Xanax Information

Xanax Information is easy to obtain since the drug is readily available. Xanax is manufactured by Pharmacia/UpJohn and is also distributed under the generic name of Alprazolam. Xanax contains alprazolam which is a triazolo analog of the 1.4 benzodiazepine class of central nervous system active compounds. Xanax is made from a crystalline powder, which is soluble in methanol or ethanol but which has no appreciable solubility in water. The Xanax powder is compressed into tablet form. Xanax comes in four strengths: 0.25-mg, 0.5-mg, 1.0-mg, and 2.0-mg. The most popular are the 1-mg lavender-colored tablets referred to as "footballs" or "blues" which sell for around $2 and the 2-mg white rectangular-shaped pills (nicknamed "bars," "coffins" or "french fries") which go for $5 to $10 per pill.

"Xanax is extremely potent" says Dr. Steven Juergens of Virginia Mason University, who was the first to write about Xanax addiction in 1988. "It acts quickly on the brain, and has a short half life." Xanax is not picked up by normal urinalysis (drug test). This creates a difficult circumstance for out patient recovery from Xanax addiction.

The 1990 to 1998 National Institute of Drug Abuse statistics show that the number of Americans who began to misuse sedatives nearly doubled, while abuse of pain relievers rose 180% during this time period. Xanax has found its way from pharmacies to drug dealers, and is being abused by young, healthy people across the nation who want to get high.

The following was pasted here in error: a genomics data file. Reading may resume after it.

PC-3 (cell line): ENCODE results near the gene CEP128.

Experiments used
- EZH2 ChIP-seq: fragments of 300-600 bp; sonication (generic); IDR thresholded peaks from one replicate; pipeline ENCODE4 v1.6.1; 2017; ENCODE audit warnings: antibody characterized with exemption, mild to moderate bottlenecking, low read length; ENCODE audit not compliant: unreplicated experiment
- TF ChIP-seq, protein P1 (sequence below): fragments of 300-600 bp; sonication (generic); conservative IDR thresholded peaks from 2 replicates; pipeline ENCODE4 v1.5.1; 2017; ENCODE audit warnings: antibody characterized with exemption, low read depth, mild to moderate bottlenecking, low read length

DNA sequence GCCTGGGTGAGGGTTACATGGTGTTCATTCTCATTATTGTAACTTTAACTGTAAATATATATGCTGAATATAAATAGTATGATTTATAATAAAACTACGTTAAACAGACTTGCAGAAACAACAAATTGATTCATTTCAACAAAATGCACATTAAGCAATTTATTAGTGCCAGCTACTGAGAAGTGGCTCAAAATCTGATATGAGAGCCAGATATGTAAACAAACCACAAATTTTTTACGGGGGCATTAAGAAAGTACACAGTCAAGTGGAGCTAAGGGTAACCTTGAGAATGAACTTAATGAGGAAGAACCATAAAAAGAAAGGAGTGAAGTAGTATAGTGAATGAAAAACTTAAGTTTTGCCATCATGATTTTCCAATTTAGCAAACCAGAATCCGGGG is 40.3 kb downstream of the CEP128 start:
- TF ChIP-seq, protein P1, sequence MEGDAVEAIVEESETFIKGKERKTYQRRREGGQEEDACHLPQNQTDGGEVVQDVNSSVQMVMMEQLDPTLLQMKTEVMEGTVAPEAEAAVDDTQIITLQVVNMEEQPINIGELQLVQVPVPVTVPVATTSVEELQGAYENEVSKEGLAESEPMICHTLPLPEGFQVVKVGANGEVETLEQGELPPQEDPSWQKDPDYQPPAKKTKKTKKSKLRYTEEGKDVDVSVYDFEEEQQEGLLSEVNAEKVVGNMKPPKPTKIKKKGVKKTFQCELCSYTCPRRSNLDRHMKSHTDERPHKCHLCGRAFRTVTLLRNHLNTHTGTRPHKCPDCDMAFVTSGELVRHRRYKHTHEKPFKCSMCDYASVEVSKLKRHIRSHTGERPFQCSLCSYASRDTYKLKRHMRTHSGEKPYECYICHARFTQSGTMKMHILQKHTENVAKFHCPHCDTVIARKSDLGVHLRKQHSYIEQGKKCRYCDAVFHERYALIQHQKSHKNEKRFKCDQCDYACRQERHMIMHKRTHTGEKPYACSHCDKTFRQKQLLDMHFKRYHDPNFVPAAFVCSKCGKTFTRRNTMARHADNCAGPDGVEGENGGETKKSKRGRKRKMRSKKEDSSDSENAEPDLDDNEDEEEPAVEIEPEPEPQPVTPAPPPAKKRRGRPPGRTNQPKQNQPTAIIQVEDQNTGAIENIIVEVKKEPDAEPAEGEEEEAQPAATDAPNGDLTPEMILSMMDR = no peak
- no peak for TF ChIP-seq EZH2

The tranquilizer, Xanax, which was introduced in 1973 can become psychologically and physically addictive if taken in high doses for longer than eight weeks.
  • Drug Facts
  • Due to Xanax's ability to quickly leave the blood stream, traditional drug test can not detect it.
  • Washinton D.C. Mayor Marion Barry has said Xanax was among the drugs he was addicted to a decade ago.
  • Xanax, or Alprazolam, is a drug in pill form which is prescribed to patients with Generalized Anxiety Disorder (GAD).
  • In Philadelphia, recently, 28 young teenagers took powerful doses of Xanax during lunch period at a middle school and 12 had to be treated at a hospital.
  • Mixing Xanax with Alcohol can be deadly.